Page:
EconomicsPersonal Finance

Is Negative Gearing Fair?

By January 6, 2014 No Comments

On ABC radio this morning, economist Saul Eslake put forward the view that negative gearing was an unwarranted tax concession for the rich and as an unfair anomaly in the present system. In reality, it is neither.

When an investor borrows to buy an investment property, the net return will be the rent received less any outgoings and the interest on the loan. If the expenses and interest exceed the rent, then the investor is making a loss and the property is said to be negatively geared. These losses can be used to offset other income for tax purposes.

While negative gearing is most frequently talked about in the context of property investment, it is also available for investments in shares and other income producing assets.

Australia has an income tax system which philosophically is designed to tax profits net of the cost of achieving those profits. If any positive items give rise to taxation then it is perfectly reasonable that negative items should be treated as offsets. This principle applies to all business transactions.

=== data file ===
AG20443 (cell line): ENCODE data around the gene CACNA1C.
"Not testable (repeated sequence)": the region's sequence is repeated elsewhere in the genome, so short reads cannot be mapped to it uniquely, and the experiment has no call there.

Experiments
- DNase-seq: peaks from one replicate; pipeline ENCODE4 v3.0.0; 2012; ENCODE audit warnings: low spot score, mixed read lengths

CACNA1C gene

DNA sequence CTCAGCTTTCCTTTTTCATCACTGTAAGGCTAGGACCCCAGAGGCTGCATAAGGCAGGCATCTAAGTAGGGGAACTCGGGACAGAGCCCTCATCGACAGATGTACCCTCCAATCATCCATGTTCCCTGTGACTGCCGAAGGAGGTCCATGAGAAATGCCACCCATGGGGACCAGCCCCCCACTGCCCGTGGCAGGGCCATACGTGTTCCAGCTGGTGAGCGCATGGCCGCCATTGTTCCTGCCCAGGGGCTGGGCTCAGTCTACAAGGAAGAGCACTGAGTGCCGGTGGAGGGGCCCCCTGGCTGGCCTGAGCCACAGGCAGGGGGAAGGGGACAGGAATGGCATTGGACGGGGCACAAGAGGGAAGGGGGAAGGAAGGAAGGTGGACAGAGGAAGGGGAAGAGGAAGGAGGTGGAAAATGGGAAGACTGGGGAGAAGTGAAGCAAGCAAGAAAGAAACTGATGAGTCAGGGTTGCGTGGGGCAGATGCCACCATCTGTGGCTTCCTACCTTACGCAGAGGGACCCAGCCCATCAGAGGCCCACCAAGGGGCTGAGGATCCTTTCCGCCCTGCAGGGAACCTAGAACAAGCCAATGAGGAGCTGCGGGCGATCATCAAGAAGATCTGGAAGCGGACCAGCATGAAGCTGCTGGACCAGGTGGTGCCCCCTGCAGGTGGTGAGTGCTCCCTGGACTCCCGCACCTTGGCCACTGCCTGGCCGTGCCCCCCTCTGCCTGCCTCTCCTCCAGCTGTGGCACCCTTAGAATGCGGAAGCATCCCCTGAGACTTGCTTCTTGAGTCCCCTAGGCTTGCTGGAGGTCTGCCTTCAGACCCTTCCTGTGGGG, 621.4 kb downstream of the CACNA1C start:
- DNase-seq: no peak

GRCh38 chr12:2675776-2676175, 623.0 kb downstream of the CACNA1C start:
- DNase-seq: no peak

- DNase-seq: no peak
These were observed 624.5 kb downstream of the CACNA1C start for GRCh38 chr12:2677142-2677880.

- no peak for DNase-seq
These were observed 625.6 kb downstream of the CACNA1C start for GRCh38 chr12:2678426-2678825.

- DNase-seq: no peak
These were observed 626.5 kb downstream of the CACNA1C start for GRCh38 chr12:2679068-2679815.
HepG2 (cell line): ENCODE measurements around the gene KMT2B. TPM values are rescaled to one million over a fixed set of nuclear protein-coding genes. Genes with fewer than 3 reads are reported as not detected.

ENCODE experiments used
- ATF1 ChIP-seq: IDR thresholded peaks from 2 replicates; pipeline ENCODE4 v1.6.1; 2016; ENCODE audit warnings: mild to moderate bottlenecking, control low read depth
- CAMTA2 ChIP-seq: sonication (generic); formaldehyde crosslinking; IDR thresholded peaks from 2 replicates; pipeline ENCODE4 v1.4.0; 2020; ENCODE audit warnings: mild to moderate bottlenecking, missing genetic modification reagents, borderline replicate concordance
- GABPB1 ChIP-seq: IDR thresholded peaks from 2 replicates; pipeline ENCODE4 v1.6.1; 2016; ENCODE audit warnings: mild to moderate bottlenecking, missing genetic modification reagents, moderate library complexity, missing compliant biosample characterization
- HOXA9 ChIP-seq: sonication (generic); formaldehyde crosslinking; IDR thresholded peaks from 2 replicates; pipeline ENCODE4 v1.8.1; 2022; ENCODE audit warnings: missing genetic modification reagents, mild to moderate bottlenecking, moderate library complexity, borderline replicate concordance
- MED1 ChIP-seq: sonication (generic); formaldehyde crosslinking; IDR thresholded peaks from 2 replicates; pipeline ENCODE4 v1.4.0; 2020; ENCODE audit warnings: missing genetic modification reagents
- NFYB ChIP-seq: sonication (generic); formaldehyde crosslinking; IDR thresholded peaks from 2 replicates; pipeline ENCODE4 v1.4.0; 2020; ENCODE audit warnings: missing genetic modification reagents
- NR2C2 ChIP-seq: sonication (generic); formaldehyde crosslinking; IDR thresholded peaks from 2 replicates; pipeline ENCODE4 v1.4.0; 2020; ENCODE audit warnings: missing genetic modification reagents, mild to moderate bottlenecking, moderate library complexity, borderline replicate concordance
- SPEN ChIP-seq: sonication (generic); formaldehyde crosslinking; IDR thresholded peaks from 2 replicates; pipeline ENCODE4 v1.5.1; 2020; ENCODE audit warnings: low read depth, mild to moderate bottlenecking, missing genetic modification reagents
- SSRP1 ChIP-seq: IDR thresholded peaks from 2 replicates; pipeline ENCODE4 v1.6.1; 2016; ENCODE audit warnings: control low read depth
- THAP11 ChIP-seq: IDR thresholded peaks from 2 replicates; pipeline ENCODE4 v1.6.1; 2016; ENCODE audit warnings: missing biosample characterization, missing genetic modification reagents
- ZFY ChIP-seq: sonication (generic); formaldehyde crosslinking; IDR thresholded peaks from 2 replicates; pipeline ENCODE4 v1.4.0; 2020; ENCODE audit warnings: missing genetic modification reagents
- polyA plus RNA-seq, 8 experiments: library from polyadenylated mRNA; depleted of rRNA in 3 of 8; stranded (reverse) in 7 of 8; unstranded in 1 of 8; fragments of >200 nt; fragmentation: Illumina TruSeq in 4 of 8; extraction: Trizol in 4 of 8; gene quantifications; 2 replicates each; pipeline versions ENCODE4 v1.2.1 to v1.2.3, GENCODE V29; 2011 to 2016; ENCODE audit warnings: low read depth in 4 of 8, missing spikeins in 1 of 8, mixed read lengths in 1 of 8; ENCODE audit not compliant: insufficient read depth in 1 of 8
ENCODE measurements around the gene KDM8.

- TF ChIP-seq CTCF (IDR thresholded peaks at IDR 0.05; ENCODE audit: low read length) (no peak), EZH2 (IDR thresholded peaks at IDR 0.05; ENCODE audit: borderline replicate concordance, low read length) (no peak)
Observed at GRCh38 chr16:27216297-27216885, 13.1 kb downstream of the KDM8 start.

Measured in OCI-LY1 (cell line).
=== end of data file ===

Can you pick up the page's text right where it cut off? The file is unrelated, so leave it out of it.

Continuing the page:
As the interest expense is typically the greatest cost to an investor providing rental accommodation (particularly in the early years) if you are not going to allow a deduction for interest and tax the investor on the gross rental income, then to be consistent, you will likewise have to start taxing business on their revenue rather than their profits – clearly an absurd proposition.

It should also be remembered that if an investor’s strategy is correct, then in the long run there will be gains which are more than sufficient to offset the losses of the early years. Both the investor and the ATO will end up in front.

CGT concessions ignore inflation

Housing, like other investments, is also eligible for a 50% capital gains tax discount if held for more than twelve months. Many are comfortable with the idea that tax policy encourages long-term investment rather than speculation, but the benefits of this concession are grossly overstated. If you hold a property for 20 years and it doubles in price, much of your gain would simply be attributable to inflation. Often all this concession provides is some relief from being taxed on illusory asset price increases due to inflation.

Items that depreciate eventually have to be replaced

Real estate marketers love to promote the idea of depreciation as a great tax minimiser. The tax code recognises that the assets used to produce income decline in value over time with wear and tear. This is called depreciation. With real estate investments you can also claim a deduction for depreciation, but this is not a freebie from the tax office. Fittings and hot water systems etc. really do wear out and need replacing eventually. The extra cost of those replacements will come out of your pocket and the depreciation cycle will start again.